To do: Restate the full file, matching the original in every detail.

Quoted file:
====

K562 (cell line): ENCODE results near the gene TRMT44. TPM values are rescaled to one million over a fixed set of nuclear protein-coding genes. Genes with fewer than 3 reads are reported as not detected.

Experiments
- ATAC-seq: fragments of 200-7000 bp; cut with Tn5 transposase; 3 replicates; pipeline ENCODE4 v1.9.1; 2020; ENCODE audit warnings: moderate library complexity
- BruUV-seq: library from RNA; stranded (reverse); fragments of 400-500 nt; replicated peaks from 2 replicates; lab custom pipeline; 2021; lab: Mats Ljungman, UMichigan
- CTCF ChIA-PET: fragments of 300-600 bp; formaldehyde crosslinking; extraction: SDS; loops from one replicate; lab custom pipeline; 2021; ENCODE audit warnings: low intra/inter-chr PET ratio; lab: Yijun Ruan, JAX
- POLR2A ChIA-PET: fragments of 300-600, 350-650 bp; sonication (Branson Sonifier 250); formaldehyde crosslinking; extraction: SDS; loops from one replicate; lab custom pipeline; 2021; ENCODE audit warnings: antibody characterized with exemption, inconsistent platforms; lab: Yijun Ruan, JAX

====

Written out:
K562 (cell line): ENCODE results near the gene TRMT44. TPM values are rescaled to one million over a fixed set of nuclear protein-coding genes. Genes with fewer than 3 reads are reported as not detected.

Experiments
- ATAC-seq: fragments of 200-7000 bp; cut with Tn5 transposase; 3 replicates; pipeline ENCODE4 v1.9.1; 2020; ENCODE audit warnings: moderate library complexity
- BruUV-seq: library from RNA; stranded (reverse); fragments of 400-500 nt; replicated peaks from 2 replicates; lab custom pipeline; 2021; lab: Mats Ljungman, UMichigan
- CTCF ChIA-PET: fragments of 300-600 bp; formaldehyde crosslinking; extraction: SDS; loops from one replicate; lab custom pipeline; 2021; ENCODE audit warnings: low intra/inter-chr PET ratio; lab: Yijun Ruan, JAX
- POLR2A ChIA-PET: fragments of 300-600, 350-650 bp; sonication (Branson Sonifier 250); formaldehyde crosslinking; extraction: SDS; loops from one replicate; lab custom pipeline; 2021; ENCODE audit warnings: antibody characterized with exemption, inconsistent platforms; lab: Yijun Ruan, JAX